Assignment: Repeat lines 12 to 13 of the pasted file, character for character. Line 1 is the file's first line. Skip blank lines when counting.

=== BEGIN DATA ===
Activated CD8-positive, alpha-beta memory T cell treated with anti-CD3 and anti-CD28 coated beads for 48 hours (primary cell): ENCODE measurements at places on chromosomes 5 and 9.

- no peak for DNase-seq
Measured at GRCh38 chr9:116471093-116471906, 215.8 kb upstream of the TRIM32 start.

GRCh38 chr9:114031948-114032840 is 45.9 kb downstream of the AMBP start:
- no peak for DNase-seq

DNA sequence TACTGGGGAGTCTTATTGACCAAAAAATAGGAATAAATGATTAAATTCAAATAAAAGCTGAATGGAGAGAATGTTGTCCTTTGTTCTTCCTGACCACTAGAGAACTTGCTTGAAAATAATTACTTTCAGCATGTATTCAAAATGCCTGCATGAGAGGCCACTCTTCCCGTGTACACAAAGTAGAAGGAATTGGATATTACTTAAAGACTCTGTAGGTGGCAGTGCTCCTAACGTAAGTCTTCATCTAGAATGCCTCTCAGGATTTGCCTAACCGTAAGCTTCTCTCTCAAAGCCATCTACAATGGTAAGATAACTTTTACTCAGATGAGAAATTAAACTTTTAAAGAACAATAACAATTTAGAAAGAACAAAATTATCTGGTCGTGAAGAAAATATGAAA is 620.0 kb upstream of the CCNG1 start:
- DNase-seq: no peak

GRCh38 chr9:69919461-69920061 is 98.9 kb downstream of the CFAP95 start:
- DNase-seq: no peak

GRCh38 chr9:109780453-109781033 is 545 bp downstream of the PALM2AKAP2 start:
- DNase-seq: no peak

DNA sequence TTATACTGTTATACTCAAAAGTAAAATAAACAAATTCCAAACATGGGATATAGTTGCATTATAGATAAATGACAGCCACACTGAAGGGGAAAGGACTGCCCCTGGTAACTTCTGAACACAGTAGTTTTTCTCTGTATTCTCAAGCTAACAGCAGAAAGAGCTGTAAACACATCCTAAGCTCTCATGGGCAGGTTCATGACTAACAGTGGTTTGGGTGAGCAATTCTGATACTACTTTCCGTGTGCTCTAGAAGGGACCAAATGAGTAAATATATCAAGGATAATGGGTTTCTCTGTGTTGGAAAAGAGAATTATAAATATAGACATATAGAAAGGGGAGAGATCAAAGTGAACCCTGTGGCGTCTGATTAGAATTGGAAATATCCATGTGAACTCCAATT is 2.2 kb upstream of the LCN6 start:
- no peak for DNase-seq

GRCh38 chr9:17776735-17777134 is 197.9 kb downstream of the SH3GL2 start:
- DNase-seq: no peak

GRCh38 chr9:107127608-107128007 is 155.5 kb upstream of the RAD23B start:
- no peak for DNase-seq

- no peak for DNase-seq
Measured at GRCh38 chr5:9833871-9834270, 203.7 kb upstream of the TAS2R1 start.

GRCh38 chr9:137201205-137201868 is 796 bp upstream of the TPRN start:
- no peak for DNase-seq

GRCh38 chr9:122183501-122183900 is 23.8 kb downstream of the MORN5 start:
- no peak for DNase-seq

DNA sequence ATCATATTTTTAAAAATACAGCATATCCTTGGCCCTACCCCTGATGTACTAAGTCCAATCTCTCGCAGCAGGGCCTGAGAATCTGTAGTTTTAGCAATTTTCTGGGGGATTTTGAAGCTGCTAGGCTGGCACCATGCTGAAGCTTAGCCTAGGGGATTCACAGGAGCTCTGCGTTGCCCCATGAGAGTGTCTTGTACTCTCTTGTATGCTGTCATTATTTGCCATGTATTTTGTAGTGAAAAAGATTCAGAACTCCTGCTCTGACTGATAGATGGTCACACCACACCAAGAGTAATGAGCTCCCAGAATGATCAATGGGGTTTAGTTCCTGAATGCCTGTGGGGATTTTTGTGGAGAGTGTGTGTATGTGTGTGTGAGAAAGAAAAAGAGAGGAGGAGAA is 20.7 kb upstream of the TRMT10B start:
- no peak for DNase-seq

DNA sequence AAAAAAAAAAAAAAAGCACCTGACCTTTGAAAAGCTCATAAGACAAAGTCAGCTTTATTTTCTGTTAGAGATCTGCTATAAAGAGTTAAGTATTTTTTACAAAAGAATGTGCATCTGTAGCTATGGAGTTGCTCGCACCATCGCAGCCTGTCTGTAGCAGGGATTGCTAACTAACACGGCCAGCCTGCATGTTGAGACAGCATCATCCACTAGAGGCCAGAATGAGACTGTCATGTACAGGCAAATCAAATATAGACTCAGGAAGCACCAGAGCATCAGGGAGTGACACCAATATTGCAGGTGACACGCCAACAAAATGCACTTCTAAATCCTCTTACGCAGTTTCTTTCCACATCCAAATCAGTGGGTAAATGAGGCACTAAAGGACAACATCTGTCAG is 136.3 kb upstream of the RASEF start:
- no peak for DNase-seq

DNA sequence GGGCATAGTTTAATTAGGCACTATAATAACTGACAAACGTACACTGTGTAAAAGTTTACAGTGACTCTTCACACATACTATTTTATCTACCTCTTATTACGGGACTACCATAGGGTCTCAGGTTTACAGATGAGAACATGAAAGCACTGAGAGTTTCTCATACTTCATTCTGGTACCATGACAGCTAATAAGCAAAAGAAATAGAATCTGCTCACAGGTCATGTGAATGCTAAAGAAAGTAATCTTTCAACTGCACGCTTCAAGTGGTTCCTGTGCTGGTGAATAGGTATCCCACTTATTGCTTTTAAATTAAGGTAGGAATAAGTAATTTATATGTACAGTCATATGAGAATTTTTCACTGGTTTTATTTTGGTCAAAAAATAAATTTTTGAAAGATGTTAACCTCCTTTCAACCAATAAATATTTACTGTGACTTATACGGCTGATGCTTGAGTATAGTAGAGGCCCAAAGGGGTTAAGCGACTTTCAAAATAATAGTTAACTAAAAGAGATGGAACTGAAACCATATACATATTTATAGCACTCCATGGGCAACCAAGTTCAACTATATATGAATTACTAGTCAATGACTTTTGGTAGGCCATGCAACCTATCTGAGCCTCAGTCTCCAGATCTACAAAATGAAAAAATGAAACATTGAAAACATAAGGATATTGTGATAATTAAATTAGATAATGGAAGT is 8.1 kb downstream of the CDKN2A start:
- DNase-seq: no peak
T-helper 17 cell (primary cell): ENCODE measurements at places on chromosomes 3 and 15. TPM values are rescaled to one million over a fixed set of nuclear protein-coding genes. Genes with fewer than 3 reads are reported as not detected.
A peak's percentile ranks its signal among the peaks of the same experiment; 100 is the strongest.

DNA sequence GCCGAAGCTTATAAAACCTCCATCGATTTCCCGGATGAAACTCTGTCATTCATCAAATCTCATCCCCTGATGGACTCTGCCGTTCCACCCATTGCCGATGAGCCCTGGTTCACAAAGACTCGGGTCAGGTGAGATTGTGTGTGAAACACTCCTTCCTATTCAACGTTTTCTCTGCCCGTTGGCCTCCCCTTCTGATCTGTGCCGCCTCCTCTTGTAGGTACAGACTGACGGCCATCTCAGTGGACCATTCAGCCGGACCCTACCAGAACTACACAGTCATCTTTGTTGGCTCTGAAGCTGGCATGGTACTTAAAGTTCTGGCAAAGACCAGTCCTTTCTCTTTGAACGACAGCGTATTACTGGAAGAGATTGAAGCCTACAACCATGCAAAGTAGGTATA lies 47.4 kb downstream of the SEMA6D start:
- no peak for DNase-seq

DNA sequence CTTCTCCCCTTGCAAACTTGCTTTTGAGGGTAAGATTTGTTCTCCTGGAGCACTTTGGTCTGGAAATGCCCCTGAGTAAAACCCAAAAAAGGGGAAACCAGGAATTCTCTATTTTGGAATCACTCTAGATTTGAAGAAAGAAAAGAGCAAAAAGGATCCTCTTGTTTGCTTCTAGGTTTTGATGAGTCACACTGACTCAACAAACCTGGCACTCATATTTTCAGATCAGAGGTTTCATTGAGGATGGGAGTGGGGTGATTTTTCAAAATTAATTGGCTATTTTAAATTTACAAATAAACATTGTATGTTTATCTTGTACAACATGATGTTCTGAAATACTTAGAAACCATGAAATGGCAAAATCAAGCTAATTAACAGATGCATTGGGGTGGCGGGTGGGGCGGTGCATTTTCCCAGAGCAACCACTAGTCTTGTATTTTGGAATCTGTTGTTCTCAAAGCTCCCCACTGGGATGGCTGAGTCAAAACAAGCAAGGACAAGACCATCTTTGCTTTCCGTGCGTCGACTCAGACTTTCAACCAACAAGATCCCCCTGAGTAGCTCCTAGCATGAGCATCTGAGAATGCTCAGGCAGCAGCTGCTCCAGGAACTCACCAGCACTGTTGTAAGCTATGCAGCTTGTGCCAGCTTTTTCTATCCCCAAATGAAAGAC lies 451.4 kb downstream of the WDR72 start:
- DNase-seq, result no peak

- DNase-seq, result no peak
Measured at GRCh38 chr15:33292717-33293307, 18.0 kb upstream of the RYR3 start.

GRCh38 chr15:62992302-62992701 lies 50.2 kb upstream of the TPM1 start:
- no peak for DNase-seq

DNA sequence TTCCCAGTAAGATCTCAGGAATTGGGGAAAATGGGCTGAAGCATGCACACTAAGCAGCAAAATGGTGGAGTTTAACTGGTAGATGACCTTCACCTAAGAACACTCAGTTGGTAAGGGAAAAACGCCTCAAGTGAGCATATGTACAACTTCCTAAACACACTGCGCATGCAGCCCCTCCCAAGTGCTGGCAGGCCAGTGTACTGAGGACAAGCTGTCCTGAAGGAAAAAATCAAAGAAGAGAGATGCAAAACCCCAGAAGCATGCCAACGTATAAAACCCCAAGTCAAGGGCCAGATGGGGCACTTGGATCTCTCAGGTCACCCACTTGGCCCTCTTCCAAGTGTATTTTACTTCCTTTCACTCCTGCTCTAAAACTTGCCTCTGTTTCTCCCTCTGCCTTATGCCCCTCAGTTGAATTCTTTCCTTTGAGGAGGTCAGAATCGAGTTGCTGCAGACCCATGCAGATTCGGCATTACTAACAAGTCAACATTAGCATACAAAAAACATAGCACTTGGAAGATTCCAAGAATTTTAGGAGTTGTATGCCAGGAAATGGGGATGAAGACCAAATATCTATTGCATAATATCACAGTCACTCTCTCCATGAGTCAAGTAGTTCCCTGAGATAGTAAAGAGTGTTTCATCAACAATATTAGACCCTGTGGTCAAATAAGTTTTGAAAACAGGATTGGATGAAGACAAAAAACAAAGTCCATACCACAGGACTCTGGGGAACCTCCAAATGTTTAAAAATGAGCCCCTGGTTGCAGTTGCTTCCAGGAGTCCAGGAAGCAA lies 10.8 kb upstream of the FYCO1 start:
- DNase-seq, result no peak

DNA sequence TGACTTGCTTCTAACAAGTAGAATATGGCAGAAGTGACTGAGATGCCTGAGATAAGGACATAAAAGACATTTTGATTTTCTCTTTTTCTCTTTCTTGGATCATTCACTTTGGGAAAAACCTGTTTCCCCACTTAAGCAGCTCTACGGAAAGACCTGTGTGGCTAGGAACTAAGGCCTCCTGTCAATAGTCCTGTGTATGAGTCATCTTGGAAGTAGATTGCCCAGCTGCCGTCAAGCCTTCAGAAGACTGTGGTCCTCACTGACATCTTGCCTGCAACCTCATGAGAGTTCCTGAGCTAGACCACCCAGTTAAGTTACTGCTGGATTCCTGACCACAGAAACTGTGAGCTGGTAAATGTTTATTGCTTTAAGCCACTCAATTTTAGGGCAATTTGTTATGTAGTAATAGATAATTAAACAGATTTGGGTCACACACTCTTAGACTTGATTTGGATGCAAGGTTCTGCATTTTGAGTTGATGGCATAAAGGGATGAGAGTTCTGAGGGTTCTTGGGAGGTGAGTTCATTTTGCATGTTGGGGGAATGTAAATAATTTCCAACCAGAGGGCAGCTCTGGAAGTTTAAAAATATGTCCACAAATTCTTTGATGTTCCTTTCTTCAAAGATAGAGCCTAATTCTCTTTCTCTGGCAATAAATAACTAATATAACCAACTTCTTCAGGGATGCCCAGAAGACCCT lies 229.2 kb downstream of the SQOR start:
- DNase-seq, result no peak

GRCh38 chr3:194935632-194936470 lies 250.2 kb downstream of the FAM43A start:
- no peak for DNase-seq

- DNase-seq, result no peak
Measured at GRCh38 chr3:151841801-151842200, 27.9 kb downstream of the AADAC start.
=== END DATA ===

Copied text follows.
DNA sequence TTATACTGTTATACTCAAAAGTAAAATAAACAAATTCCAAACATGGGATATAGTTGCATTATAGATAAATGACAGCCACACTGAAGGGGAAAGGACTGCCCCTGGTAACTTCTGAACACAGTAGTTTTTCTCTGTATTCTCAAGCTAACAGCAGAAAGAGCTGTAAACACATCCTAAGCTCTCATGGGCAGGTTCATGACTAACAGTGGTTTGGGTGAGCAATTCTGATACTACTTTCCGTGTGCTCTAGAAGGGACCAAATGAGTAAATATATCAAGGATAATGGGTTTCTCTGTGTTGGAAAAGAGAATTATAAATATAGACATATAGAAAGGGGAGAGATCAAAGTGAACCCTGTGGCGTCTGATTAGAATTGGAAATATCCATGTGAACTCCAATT is 2.2 kb upstream of the LCN6 start:
- no peak for DNase-seq